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Which Short-Range $20K EV Would You Choose? MINI SE or Mazda MX-30?

Two new battery-electric vehicles with short-range have hit the market. We tried them both to see how they drove and were impressed. Which might be your choice for a second car?

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The EV landscape is quickly being populated by some interesting new affordable models. When we say "affordable," we mean models that are well below the typical cost to a consumer for a vehicle. Two we have driven recently that have a possible consumer cost of around $20K are the MINI SE and Mazda MX-30 battery-electric vehicles (BEVs). Aside from a very low cost, the two have another thing in common. A range that is very low by today's BEV standards.

The Perfect Second Car
We don't see the MINI SE or Mazda MX-30 taking the place of a long-range conventional crossover like the ToyotaRAV4 Prime, Honda CR-V Hybrid, or Mitsubishi Outlander PHEV. Those green family vehicles all have ranges well over 300 miles. Rather, we suspect that many shoppers looking for an EV already have a green solution for their "long-range" or utility vehicles. We also know that many households have more than one vehicle in the fleet. Many have three or more. Could a $20K short-range battery-electric vehicle serve the needs of a family as a second or third vehicle?

Commuting In a 100-Mile BEV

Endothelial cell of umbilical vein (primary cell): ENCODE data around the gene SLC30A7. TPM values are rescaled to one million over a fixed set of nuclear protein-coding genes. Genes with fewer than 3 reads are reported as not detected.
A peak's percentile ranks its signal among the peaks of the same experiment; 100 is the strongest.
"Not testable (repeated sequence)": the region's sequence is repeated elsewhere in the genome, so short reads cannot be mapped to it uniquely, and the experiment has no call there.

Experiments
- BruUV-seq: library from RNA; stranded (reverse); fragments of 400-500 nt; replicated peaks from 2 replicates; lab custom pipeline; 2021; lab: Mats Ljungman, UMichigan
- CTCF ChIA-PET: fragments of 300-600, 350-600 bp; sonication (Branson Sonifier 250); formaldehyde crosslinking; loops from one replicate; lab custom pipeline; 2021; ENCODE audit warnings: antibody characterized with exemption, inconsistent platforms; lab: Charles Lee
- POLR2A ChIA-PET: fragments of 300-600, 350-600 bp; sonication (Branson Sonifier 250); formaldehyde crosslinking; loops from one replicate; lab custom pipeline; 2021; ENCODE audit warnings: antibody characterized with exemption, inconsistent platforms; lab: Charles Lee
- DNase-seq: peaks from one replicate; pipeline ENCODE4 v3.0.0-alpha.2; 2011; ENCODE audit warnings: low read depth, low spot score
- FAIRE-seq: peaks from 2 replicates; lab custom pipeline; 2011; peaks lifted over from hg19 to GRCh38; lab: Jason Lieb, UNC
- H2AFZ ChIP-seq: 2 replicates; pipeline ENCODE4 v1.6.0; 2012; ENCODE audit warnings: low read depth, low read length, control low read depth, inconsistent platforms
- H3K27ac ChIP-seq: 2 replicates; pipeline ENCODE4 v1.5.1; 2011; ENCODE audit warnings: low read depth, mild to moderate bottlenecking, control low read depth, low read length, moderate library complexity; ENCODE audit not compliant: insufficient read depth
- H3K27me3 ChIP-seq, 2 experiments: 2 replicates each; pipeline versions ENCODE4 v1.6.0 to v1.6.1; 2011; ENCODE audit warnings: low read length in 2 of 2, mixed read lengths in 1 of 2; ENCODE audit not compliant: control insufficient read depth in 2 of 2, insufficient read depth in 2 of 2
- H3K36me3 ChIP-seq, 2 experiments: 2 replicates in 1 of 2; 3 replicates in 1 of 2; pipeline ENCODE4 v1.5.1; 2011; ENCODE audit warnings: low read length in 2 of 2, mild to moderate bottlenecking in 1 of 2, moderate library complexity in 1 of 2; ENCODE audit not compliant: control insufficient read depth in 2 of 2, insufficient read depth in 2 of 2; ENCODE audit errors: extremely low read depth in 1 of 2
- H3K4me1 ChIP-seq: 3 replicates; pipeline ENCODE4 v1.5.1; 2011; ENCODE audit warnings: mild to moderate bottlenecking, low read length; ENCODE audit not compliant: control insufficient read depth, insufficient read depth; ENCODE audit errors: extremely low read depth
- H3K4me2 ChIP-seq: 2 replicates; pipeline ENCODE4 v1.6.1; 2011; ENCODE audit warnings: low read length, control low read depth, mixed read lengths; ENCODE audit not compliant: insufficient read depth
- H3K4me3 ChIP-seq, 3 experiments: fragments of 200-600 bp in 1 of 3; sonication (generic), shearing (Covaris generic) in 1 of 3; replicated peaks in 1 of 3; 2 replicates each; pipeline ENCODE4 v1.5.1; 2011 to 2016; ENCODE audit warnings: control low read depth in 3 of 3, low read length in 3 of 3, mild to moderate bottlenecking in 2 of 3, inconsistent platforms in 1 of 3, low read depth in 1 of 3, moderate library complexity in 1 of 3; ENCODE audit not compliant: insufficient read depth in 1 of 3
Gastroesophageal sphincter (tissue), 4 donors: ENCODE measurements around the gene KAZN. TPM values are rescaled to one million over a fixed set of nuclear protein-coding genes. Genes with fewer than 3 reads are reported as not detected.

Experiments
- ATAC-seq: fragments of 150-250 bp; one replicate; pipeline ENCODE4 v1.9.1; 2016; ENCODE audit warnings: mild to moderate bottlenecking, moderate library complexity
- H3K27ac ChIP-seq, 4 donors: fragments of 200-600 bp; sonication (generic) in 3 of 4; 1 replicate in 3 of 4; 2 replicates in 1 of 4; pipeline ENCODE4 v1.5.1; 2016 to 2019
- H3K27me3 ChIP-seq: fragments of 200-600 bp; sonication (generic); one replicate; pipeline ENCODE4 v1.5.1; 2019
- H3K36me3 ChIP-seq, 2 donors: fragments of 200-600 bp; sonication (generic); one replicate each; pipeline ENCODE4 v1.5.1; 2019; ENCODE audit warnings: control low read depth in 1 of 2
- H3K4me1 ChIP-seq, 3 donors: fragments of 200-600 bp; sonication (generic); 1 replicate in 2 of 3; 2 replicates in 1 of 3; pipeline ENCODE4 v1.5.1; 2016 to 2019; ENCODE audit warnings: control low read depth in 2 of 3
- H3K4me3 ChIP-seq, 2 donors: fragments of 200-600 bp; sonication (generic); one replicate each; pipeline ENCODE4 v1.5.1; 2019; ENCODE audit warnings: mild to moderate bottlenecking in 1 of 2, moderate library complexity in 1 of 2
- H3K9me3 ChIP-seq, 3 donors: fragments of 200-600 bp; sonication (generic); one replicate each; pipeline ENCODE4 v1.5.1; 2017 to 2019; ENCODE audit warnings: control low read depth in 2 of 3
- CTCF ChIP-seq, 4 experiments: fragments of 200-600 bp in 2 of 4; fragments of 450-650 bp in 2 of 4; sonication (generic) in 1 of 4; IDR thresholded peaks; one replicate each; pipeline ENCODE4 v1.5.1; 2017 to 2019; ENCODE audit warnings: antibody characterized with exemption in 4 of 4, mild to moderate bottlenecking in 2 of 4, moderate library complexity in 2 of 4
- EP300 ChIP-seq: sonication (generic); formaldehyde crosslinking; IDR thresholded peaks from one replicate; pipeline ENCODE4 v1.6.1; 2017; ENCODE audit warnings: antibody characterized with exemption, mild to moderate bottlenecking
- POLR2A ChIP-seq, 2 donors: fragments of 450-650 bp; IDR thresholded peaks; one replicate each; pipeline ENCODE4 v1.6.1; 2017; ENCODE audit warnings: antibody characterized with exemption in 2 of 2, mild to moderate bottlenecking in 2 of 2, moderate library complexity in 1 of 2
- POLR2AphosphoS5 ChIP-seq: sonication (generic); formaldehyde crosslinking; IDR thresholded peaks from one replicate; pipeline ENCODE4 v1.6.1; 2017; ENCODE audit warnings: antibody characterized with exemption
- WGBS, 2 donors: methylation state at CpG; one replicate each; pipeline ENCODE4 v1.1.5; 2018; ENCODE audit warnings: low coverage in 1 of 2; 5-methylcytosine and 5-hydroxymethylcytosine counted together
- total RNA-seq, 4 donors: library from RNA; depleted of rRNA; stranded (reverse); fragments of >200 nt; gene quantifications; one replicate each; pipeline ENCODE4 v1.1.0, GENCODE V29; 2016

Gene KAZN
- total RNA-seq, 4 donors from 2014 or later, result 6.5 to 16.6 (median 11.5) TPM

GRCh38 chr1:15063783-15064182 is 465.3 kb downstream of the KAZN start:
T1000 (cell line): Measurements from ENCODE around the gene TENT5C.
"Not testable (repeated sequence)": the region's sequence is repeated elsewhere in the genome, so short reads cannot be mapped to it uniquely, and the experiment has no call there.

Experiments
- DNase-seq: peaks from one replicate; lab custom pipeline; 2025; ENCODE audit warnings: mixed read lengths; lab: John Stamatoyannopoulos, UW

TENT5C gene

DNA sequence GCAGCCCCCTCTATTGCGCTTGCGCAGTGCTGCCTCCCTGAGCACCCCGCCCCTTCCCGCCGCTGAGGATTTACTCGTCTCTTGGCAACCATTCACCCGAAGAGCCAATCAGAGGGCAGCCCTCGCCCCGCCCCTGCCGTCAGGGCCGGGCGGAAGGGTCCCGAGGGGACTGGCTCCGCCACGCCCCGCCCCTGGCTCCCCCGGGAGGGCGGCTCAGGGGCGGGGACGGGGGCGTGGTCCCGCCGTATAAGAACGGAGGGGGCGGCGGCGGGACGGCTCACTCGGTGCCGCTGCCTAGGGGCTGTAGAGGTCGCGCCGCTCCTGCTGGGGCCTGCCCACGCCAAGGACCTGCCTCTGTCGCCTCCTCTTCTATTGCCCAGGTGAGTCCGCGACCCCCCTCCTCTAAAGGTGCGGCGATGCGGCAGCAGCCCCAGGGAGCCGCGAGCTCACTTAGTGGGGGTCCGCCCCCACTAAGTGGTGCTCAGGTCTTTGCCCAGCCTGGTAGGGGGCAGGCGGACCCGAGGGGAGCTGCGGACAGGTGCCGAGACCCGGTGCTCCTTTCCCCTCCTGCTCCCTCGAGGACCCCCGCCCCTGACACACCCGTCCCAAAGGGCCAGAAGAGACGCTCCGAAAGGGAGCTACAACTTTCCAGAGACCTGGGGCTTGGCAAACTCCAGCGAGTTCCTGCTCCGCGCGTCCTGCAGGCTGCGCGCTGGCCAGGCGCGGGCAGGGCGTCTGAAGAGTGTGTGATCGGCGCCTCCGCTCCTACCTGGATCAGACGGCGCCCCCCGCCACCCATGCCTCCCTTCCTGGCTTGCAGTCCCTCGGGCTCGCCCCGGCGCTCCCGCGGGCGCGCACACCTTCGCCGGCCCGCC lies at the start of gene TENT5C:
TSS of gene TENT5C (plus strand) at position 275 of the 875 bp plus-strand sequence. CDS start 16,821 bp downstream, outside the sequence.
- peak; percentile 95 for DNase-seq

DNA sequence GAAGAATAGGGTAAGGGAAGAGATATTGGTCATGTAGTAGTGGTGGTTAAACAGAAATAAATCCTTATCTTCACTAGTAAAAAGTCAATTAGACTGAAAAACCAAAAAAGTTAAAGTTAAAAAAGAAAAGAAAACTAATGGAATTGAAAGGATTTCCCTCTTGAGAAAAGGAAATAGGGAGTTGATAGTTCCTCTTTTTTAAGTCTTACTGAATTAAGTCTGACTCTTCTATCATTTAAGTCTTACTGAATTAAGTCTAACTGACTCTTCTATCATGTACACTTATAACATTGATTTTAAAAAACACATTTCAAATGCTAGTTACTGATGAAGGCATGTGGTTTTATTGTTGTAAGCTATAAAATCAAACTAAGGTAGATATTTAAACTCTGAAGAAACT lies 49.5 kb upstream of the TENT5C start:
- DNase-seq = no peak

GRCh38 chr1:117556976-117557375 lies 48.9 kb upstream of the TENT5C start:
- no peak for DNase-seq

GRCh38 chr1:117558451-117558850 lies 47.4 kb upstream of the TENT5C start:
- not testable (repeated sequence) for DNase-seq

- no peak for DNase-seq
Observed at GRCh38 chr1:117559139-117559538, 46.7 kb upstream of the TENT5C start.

Most Americans (not all) could comfortably commute back and forth to work or school in a short-range EV. Studies of American driving patterns reveal that 98 percent of all trips made by car are under 50 miles. And that is not commuter trips alone. All trips. A short-range BEV would make for an ideal commuter vehicle.

Image by MINIFun Runabout
Do you like to have a fun car for weekends? The MINI brand has long been a go-to brand for such vehicles. We drove the new MINI SE and found that it was a blast to drive. TFL Cars recently drag raced the MINI EV against its gas-powered counterpart and the EV won. Having had some time with the MINI SE, we feel its range of 110 miles is nicely balanced by its performance and cost benefits.

What say you? If you could find a battery-electric vehicle for around $20K after EV incentives and dealer markups, would you consider buying one as a second or third car? Tell us why or why not in the comments below.

John Goreham is a long-time New England Motor Press Association member and recovering engineer. John's interest in EVs goes back to 1990 when he designed the thermal control system for an EV battery as part of an academic team. After earning his mechanical engineering degree, John completed a marketing program at Northeastern University and worked with automotive component manufacturers, in the semiconductor industry, and in biotech. In addition to Torque News, John's work has appeared in print in dozens of American news outlets and he provides reviews to many vehicle shopping sites. You can follow John on TikTok @ToknCars, on Twitter, and view his credentials at Linkedin

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